FAQs: Olongapo murder case reveals uneasy US-Philippines ties

From the Philippine Star (Oct 24): FAQs: Olongapo murder case reveals uneasy US-Philippines ties (by Jim Gomez)

A protester holds a mock missile during a rally at the US Embassy in Manila to demand justice for the killing of Filipino transgender with a U.S. Marine as a suspect Thursday, Oct. 16, 2014 in the Philippines AP/Bullit Marquez

American forces are guarding Marine Pfc. Joseph Scott Pemberton, yet a ring of Filipino troops surrounds them. The seemingly redundant security effort around the suspect in a Philippine murder case reflects Manila's uneasy ties with Washington, its former colonial master.

Pemberton, 19, is accused of killing Jeffrey "Jennifer" Laude, a 26-year-old transgender Filipino, in a motel room Oct. 11 in the city of Olongapo. He was initially held on a U.S. Navy warship at the Subic Bay Freeport, northwest of Manila, but on Wednesday he was transferred to the Philippine military's main camp, where Filipino troops and two of his fellow Marines continue to guard him.

Here are some questions and answers about the tensions that result when U.S. troops are accused of serious crimes in the Philippines, whose love-hate relationship with Washington has been shaped over the decades by war, terrorism and now, jitters over China's rise:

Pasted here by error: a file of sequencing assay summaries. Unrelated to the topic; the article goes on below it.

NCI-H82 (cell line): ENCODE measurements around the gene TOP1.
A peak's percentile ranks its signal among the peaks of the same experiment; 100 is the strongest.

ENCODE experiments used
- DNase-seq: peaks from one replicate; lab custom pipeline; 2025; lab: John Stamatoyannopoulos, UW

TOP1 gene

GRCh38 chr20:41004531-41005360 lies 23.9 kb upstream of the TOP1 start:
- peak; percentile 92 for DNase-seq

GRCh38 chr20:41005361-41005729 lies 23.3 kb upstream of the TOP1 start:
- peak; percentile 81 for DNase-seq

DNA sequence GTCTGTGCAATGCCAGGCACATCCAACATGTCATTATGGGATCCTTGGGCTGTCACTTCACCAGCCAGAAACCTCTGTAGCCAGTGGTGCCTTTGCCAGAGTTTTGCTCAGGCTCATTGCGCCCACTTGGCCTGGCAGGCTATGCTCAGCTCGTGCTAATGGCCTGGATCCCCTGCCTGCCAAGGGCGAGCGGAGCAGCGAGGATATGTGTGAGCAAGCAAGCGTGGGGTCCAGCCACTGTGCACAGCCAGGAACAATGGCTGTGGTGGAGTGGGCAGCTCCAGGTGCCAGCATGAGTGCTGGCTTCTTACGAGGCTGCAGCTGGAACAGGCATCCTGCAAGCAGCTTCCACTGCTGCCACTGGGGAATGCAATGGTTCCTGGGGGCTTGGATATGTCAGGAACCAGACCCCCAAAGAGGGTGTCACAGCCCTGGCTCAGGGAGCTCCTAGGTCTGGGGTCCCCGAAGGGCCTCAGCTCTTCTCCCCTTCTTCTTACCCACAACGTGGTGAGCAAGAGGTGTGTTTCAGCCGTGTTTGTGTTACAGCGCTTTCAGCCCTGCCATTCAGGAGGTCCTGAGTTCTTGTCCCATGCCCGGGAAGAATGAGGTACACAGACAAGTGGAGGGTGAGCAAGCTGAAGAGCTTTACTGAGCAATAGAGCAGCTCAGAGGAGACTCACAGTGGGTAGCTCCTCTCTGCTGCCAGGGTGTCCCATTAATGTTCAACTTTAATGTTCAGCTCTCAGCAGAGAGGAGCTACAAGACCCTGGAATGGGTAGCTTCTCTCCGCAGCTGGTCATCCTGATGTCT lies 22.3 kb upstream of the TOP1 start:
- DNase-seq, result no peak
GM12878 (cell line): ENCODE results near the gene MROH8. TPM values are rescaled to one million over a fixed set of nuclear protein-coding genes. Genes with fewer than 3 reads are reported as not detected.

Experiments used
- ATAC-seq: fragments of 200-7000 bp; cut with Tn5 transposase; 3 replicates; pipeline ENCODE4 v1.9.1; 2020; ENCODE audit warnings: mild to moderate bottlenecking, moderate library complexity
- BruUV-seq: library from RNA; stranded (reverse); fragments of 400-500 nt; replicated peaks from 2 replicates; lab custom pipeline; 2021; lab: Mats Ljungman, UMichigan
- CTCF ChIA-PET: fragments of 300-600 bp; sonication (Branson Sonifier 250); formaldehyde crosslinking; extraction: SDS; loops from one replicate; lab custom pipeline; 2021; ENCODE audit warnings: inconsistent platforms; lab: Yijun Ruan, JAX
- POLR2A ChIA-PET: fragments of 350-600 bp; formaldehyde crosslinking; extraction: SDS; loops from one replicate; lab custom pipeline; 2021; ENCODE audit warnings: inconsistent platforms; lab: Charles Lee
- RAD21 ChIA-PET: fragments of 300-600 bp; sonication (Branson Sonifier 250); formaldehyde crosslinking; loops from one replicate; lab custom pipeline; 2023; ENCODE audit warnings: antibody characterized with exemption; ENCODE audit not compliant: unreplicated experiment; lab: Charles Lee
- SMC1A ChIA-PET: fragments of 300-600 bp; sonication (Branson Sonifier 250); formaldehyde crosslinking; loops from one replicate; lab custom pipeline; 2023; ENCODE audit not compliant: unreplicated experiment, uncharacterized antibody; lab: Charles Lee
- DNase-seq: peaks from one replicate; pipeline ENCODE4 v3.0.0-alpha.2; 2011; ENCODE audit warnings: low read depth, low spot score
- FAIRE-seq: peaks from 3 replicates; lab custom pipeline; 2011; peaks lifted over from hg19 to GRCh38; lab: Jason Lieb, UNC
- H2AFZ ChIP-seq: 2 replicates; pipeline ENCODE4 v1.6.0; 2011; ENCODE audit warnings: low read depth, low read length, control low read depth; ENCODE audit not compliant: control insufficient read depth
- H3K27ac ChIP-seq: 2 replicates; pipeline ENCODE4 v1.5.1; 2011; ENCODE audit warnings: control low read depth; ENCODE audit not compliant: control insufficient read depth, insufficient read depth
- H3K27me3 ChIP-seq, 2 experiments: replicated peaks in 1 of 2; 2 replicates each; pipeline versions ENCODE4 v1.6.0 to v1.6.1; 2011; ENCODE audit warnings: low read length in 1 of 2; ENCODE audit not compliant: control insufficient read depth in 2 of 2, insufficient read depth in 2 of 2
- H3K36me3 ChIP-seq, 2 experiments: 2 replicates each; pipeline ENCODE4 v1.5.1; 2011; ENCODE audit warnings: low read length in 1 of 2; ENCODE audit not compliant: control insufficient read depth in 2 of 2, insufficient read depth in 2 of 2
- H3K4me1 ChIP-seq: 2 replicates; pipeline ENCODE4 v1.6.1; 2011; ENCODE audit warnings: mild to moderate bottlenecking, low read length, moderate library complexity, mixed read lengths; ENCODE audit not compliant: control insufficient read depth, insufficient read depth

Q: What are the rules when a US service member is accused of crime in the Philippines?

A: Under the Visiting Forces Agreement, which the treaty allies signed in 1998, the Philippines can prosecute U.S. troops accused of crimes there. But the accord grants the U.S. custody over those troops "from the commission of the offense until completion of all judicial proceedings."

Left-wing groups and nationalists have demanded that the Philippine government take immediate custody of Pemberton, saying Americans continue to impinge on their country's sovereignty nearly 70 years after it gained independence. In a compromise between the two countries, the U.S. transferred Pemberton to Philippine soil but continues to guard him and officially has not given up custody.


Q: How did the agreement come about?

A: After World War II, the U.S. maintained huge military bases in the Philippines for nearly a half-century, but those were shuttered in the early 1990s amid rising nationalism, virtually freezing military ties.